There aren’t many actors working in the movies today who can make themselves look like hell as effectively as John Hawkes. Put him in a Three Billboards Outside Ebbing, Missouri, or a Winter’s Bone, or a Martha Marcy May Marlene, he’ll find a way to lend the impression of being stretched out and worn down, like driveway sealer trickled over too large a crack in the blacktop. So opens Small Town Crime, a neo-noir written and directed by the brothers Nelms (Eshom and Ian) with Hawkes playing Mike Kendall, an ex-cop whose morning routine consists of lifting weights, swigging beer, puking into a bin, and doing the whole thing over again.
He’s quite a sight, standing dead center in his garage as the door retracts into the ceiling and Eric Burdon & The Animals’ “Good Times” plays in the background: Slack-jawed, eyes caught in a squint, staring at the catastrophic parking job he managed in his own yard. His car is angled partly on green and partly on asphalt, with pieces of his fence scattered about, telltale signs of Mike’s drunk driving. Based on his reaction, he’s accustomed to waking up to chaos and then going about his day with a shrug. The Nelms establish his alcoholism as both the culprit in his professional downfall in the past and the reason he can’t get a job in the present. Addiction gives Small Town Crime its emotional underpinning, something to keep the film on rails as it convolutes itself in the grand tradition of its mother genre.
The setup is simple enough: Mike wants back on the force. Getting hyper-specific, he wants his self-respect back, plus the respect of his sister, Kelly (Octavia Spencer), and his brother-in-law, Teddy (Anthony Anderson). (We learn early on that Kelly’s family adopted Mike as a kid.) Try as he might, Mike can’t get hired, because funny enough no one wants an alcoholic who needs a couple drinks in the A.M. to function. But then he spies a bloodied young woman lying on the side of the road, and he takes her to a hospital, where she’s soon pronounced dead. Not long after, another young woman is gunned down in her own home. Sensing conspiracy, Mike starts up his own investigation into the murders, as all decent alcoholic ex-cops looking for redemption would.
Apparently no one told Mike that nothing’s ever simple when you’re a moral man trying to do the right thing in a neo-noir. We’ve seen this dynamic before in the movies Small Town Crime descends from before, where the hero, or antihero, means well but puts other people into danger the deeper he sinks into his case. Maybe the only differentiating factor here is Hawkes himself, not a stranger to neo-noir (see 2015’s Too Late, which feels like a spiritual precursor to this film) but certainly an actor born to perform in them. He’s an ever-weary presence in Small Town Crime, fully attuned to the tragedy of his life and the effect that has on the people he loves. Mike doesn’t freely admit to his many shortcomings, but he knows he’s a fuck-up inside and out, and he knows that solving the killings of these girls might very well redeem his career as well as his soul.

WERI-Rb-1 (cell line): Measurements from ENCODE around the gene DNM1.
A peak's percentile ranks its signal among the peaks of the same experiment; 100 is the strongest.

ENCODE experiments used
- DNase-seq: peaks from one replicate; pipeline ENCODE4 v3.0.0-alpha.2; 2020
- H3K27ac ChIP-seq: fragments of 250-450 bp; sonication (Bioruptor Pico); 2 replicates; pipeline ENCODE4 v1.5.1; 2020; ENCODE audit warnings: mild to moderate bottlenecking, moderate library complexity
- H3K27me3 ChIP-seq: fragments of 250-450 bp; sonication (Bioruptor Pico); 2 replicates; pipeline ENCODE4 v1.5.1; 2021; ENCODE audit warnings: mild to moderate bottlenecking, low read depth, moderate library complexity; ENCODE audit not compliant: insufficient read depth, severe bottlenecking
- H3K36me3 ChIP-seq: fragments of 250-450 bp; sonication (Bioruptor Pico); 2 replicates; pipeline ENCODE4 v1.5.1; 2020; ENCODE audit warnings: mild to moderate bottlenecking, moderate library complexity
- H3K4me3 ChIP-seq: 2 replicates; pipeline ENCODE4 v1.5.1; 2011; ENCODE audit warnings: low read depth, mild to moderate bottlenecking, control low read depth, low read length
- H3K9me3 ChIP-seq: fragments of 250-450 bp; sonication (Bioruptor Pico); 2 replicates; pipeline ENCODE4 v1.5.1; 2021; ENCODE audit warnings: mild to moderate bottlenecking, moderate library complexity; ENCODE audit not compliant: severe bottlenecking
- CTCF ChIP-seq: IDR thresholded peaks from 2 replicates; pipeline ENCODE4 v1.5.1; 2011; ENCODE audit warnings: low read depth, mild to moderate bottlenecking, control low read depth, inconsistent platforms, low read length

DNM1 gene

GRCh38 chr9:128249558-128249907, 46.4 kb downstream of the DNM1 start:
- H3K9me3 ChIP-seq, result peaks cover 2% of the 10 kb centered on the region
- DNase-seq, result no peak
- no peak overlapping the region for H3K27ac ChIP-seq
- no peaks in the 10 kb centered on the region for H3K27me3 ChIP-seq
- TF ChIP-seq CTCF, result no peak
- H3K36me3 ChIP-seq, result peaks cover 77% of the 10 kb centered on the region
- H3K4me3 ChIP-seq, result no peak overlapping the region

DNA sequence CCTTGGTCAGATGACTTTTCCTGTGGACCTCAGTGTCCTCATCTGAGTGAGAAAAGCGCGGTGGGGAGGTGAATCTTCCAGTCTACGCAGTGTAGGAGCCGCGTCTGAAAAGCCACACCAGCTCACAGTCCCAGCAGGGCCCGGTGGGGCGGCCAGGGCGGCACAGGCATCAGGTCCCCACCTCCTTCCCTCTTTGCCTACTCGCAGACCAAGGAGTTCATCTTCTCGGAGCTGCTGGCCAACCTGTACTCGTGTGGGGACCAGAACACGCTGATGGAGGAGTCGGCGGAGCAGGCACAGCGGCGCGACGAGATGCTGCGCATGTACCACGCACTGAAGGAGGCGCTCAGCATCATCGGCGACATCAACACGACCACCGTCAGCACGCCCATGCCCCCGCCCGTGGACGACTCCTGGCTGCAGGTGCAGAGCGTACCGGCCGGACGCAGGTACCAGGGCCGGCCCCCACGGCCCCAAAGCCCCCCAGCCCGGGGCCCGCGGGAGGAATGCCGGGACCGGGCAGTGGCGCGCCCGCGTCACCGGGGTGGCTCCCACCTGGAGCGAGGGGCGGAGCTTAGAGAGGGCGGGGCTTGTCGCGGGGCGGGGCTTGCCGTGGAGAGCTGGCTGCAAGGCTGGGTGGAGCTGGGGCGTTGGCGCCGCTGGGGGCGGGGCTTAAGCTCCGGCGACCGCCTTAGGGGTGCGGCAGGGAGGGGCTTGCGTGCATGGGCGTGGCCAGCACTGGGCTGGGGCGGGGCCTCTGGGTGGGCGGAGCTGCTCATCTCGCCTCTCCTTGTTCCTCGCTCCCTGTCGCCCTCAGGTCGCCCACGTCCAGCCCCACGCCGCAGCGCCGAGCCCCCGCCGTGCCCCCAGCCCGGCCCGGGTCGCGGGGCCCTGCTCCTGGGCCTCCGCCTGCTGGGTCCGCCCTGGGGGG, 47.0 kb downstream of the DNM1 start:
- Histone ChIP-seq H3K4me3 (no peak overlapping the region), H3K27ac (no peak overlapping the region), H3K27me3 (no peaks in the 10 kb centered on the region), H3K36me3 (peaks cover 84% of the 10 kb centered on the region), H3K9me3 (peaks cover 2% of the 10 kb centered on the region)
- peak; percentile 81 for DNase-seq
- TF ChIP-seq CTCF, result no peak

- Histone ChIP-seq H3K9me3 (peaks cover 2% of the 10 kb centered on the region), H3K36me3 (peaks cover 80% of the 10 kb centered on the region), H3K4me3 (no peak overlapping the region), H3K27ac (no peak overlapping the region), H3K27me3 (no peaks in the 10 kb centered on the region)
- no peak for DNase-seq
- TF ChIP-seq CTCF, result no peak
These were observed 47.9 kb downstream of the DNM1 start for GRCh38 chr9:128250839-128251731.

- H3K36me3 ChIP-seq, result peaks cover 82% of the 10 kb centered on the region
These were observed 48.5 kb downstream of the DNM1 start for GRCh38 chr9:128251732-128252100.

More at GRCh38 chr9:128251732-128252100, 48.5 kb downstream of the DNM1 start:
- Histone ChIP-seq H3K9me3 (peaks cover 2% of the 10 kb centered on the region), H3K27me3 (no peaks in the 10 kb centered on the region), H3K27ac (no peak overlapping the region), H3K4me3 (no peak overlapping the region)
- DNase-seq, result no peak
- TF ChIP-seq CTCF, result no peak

Hawkes’ performance is about all there is in Small Town Crime worth embracing, though there’s a micro-buddy comedy sewn in here that stars two of his supporting players, Robert Forster and Clifton Collins Jr. Forster plays the first girl’s wealthy, vengeful grandfather, while Collins plays her pimp, whose code of conduct almost lets us forgive him for the nature of his work. Coming together to help out Mike in a time of need, they turn into a colorful oddball couple whose presence the rest of the film would have benefitted from. Then again, Small Town Crime is overflowing with great character actors, like Dale Dickey, who similarly has a limited amount of screen time in which to shine. (Her big moment is something else, though.)
When Hawkes and the angry vein in the middle of his forehead aren’t dominating the frame, it’s beats like these that keep us engaged with Small Town Crime’s workaday plot. But those beats expose the film’s underlying issue: There’s nothing here that hasn’t been done before and with better energy. Everyone’s trying here, but there’s an inescapable cloud of lethargy hanging over all, or perhaps over-exertion, so we can’t fault them for lack of effort. You get the sense that they’re looking for something here to invigorate them, sort of like how Mike’s in the market for a quest or a cause to restore his vitality and win back his reason for being. The discipline is worth appreciating. But Small Town Crime doesn’t give us much to hang onto apart from its casting, and from its experiential beer-stained, cigarette-tainted atmosphere.
Directors: Eshom Nelms, Ian Nelms
Writers: Eshom Nelms, Ian Nelms
Starring: John Hawkes, Anthony Anderson, Octavia Spencer, Robert Forster, Clifton Collins Jr., Jeremy Ratchford, Michael Vartan, Dale Dickey, Stefanie Scott
Release Date: January 19, 2018
Boston-based pop culture critic Andy Crump has been writing about film and television online since 2009, and has been contributing to Paste since 2013. He also writes words for The Playlist, WBUR’s The ARTery, Slant Magazine, The Hollywood Reporter, Polygon, Thrillist, and Vulture, and is a member of the Online Film Critics Society and the Boston Online Film Critics Association. You can follow him on Twitter and find his collected writing at his personal blog. He is composed of roughly 65% craft beer.